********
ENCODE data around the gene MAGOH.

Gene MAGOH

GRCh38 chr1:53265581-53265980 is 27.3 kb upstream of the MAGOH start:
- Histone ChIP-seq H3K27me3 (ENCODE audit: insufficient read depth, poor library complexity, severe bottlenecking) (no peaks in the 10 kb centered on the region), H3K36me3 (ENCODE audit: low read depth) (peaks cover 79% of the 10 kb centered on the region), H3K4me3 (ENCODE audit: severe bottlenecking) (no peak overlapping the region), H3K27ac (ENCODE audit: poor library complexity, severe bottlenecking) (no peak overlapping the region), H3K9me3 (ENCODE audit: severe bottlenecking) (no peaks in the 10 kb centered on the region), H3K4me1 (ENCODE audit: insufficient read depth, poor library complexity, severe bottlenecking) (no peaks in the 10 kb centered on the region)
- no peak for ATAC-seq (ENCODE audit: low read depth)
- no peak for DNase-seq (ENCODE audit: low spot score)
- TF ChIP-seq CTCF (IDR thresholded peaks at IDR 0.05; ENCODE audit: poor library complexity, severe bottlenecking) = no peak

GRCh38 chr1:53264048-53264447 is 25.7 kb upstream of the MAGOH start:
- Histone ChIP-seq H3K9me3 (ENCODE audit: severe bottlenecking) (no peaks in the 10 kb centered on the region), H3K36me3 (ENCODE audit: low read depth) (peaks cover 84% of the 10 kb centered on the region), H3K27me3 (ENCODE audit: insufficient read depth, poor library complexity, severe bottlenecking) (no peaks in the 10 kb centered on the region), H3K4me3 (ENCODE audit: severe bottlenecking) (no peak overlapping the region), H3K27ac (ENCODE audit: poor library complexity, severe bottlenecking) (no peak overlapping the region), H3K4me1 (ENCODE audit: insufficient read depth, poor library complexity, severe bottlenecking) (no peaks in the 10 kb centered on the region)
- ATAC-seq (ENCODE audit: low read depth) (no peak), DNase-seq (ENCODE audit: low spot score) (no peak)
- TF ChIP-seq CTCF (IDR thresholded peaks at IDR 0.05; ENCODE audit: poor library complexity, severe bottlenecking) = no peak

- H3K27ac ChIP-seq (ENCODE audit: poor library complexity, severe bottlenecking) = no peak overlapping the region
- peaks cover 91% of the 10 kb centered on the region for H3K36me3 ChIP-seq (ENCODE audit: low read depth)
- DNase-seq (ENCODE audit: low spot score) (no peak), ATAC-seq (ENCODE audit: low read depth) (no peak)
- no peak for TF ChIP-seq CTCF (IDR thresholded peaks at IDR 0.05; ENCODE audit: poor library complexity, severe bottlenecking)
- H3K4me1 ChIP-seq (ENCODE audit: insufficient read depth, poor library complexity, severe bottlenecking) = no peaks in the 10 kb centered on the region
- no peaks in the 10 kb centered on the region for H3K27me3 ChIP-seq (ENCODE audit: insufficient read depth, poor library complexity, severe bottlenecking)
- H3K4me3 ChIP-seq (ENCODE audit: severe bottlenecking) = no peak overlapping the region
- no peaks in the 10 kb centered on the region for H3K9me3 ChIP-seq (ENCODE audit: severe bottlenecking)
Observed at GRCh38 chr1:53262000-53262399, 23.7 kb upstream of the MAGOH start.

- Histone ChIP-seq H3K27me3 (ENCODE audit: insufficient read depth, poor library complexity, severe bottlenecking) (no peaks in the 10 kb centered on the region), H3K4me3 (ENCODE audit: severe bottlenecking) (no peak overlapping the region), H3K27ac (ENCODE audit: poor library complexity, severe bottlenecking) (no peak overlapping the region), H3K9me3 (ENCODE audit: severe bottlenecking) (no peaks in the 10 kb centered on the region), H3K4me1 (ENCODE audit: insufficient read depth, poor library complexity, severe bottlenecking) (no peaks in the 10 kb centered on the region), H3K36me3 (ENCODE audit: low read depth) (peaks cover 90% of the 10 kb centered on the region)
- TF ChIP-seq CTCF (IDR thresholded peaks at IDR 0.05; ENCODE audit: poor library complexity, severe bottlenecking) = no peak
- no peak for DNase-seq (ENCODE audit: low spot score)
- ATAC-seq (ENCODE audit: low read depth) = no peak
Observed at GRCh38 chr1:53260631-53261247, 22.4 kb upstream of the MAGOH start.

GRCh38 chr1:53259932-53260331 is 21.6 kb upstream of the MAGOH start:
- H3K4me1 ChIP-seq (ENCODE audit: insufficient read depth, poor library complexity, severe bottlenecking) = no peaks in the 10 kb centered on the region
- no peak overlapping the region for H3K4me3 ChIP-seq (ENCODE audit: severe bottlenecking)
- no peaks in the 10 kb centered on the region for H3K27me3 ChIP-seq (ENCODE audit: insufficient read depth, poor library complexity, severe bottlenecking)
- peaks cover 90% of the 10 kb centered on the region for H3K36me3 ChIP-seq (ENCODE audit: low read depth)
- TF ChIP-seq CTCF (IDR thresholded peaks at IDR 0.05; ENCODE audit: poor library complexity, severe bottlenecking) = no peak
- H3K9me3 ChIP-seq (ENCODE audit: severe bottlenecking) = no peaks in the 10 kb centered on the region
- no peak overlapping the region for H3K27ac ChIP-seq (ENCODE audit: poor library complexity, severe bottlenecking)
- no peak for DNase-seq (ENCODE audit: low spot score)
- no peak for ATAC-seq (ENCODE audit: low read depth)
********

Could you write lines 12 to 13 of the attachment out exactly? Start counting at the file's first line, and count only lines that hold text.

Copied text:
- H3K27ac ChIP-seq (ENCODE audit: poor library complexity, severe bottlenecking) = no peak overlapping the region
- peaks cover 91% of the 10 kb centered on the region for H3K36me3 ChIP-seq (ENCODE audit: low read depth)